—  Stanley Baldwin
1937, Context: The fruits of the free spirit of man do not grow in the garden of tyranny... As long as we have the wisdom to keep the sovereign authority of this country as the sanctuary of liberty, the sacred temple consecrated to our common faith, men will turn their faces towards us and draw their breath more freely. The association of the peoples of the Empire is rooted, and their fellowship is rooted, in this doctrine of the essential dignity of the individual human soul. That is the English secret. Speech to the Empire Rally of Youth at the Royal Albert Hall (18 May 1937), quoted in Service of Our Lives (1937), pp. 165-166.

„Quality before quantity any day. Build up with the best. What does it matter if it is a hundred years, or two hundred years, or more, before your country is full? Keep the stock you have, and the men and women you have, and see that the coming generations are in no way inferior to them.“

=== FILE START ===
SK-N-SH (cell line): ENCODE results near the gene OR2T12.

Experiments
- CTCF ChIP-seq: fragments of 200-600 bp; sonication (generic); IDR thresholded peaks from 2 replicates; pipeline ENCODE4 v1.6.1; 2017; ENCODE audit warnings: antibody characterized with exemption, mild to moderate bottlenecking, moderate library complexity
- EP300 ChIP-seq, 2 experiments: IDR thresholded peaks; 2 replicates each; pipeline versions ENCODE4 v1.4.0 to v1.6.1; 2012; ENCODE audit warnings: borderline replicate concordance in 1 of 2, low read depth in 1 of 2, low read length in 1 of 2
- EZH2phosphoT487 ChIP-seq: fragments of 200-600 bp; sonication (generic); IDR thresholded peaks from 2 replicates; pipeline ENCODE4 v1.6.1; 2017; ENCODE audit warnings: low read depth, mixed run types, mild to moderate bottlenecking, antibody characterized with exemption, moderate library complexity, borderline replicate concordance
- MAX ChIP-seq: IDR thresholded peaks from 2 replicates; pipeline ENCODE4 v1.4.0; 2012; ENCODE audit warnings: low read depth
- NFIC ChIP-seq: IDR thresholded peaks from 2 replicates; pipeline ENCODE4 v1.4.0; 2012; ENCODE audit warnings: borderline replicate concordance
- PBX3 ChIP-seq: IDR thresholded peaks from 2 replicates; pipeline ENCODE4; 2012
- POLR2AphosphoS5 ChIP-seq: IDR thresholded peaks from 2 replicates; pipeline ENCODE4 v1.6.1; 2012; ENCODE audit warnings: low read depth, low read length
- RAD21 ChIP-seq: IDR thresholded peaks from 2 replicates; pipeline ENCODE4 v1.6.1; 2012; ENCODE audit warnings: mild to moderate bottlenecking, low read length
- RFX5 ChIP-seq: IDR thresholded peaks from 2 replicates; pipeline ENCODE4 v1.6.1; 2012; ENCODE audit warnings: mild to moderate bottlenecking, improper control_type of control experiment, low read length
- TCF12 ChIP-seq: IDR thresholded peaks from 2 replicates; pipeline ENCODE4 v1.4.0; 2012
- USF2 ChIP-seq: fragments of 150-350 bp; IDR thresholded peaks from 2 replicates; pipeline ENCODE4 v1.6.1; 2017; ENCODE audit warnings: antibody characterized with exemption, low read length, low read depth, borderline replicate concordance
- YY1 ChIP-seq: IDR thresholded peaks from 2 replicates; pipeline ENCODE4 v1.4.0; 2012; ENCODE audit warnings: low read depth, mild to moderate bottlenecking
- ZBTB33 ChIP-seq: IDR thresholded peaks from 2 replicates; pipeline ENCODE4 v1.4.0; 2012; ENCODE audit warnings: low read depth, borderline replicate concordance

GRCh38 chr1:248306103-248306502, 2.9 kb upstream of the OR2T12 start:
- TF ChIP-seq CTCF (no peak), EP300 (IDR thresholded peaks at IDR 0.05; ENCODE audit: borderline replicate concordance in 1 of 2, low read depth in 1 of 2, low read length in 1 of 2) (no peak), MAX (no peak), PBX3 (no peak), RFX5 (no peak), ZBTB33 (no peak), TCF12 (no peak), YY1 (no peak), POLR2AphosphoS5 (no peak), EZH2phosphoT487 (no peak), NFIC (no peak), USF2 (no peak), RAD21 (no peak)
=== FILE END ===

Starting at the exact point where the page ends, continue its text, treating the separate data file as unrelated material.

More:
—  Stanley Baldwin
1927, Context: Your country is a country for men from the North, the hardy virile races. Quality before quantity any day. Build up with the best. What does it matter if it is a hundred years, or two hundred years, or more, before your country is full? Keep the stock you have, and the men and women you have, and see that the coming generations are in no way inferior to them. Speech to the Canada Club, London (21 November 1927), quoted in Our Inheritance (London: Hodder and Stoughton, 1938), p. 141.